Optimising the separation of quartz and feldspar optically stimulated luminescence using pulsed excitation

Publication: Research - peer-reviewJournal article – Annual report year: 2010

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In luminescence dating, the two most commonly used natural minerals, quartz and feldspar, are exposed to different dose rates in the natural environment, and so record different doses. The luminescence signals also have different stabilities. For accurate dosimetry, the signals from these two minerals must be separated, either by physical separation of the mineral grains, or by instrumental separation of the luminescence signals. The luminescence signals from quartz and feldspar have different luminescence lifetimes under pulsed optical stimulation. This difference in lifetime can be used to discriminate between the two signals from a mixed quartz-feldspar sample. The purpose of this study is to identify optimum measurement conditions for the best separation of quartz OSL from that of feldspar in a mixed sample using pulsed stimulation and time-resolved OSL. We integrate the signal from 5 μs after the LEDs are switched off until just before the LEDs are switched on again, with the pulse on-time equal to the pulse off-time of 50 μs. By using only the initial interval of the pulsed OSL decay curve (equivalent to 0.2 s of CW-OSL using blue light at 50 mW cm−2) we find that the quartz to feldspar pulsed OSL intensity ratio is at a maximum. By using these parameters with an additional infrared (IR) stimulation at 175 °C before measurement (to further reduce the feldspar signal intensity), we obtain a factor of 25 enhancement in signal separation compared to that from a conventional prior-IR CW measurement. This ratio can be further improved if the counting window in the pulse off-time is restricted to detect between 20 and 50 μs instead of the entire off-period.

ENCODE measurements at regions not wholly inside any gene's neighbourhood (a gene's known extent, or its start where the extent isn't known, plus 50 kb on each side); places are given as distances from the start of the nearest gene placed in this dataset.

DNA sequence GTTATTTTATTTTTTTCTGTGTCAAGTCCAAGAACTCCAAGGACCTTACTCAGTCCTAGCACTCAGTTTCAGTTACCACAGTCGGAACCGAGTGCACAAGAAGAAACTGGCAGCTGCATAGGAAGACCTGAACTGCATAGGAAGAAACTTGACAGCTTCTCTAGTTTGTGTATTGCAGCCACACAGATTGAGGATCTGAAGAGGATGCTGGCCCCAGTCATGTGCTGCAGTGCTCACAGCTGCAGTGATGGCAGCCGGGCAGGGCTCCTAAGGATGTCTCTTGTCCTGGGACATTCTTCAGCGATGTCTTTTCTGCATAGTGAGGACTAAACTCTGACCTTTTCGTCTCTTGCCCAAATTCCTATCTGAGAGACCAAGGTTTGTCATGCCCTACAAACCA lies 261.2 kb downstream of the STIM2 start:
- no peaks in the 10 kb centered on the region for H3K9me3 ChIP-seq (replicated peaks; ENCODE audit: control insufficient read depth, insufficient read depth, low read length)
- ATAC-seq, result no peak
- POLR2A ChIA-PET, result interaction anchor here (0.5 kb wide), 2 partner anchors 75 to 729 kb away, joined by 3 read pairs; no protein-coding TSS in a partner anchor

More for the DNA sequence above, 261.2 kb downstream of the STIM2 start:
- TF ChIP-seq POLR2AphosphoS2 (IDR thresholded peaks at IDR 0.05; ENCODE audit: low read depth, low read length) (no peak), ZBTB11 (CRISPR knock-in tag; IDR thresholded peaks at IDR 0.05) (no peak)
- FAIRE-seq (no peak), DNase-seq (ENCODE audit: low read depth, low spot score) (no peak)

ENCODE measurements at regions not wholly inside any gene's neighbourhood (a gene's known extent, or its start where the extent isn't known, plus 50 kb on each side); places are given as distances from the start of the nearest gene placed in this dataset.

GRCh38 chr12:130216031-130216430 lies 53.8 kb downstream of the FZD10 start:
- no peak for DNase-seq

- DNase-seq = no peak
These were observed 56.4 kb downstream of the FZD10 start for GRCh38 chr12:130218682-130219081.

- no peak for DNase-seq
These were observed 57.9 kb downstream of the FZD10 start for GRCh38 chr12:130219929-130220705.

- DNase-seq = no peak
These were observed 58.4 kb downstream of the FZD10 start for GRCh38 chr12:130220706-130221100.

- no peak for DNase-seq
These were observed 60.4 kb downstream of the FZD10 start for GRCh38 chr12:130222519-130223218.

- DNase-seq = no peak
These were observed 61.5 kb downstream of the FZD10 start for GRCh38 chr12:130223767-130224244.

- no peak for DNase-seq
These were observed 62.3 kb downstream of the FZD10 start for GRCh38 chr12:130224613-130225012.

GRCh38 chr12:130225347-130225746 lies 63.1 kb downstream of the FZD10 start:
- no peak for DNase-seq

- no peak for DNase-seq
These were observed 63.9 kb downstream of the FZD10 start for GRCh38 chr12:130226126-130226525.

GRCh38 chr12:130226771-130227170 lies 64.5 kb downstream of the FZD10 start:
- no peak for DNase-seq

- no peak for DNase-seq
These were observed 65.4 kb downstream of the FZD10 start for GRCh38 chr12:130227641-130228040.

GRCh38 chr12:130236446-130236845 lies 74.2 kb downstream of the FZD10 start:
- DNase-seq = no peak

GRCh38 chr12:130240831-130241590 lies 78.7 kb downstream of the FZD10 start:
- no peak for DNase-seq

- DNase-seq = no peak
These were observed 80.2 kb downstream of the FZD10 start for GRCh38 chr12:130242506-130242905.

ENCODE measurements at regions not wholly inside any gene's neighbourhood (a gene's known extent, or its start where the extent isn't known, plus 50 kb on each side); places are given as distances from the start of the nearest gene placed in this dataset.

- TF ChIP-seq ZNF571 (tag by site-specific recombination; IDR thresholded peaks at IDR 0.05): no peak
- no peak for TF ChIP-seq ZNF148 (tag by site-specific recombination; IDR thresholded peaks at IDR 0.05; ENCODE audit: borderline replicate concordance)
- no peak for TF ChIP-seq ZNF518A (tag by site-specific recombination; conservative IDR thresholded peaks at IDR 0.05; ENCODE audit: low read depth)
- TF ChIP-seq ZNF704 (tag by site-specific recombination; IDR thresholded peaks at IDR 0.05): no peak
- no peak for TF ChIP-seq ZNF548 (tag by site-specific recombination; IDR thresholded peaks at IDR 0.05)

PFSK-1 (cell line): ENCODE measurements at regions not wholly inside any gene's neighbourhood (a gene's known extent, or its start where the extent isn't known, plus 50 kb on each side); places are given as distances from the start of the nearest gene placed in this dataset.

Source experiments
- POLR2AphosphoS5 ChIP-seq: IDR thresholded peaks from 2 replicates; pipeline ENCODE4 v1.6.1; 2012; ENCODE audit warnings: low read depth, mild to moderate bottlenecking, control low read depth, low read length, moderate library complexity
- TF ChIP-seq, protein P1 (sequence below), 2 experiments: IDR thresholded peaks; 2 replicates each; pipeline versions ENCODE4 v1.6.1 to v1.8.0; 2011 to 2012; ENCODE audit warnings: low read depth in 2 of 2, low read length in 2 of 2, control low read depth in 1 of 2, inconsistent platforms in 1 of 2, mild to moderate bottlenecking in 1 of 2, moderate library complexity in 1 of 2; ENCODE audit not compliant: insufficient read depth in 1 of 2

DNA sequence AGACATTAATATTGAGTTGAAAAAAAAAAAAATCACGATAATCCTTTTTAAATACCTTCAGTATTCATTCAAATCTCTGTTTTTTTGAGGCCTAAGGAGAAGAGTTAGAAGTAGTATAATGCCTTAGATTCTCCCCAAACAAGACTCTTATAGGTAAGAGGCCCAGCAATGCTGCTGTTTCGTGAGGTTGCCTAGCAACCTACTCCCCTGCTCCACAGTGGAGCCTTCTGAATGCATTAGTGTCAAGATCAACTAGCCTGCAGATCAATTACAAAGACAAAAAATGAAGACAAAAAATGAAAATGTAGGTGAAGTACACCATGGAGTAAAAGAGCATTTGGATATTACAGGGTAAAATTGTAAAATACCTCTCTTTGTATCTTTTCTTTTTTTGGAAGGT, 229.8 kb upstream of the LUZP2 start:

Original languageEnglish
JournalRadiation Measurements
Publication date2010
Volume45
Issue7
Pages778-785
ISSN1350-4487
DOIs
StatePublished
CitationsWeb of Science® Times Cited: 10

Keywords

  • Radiation research and nuclear technologies, Radiation physics
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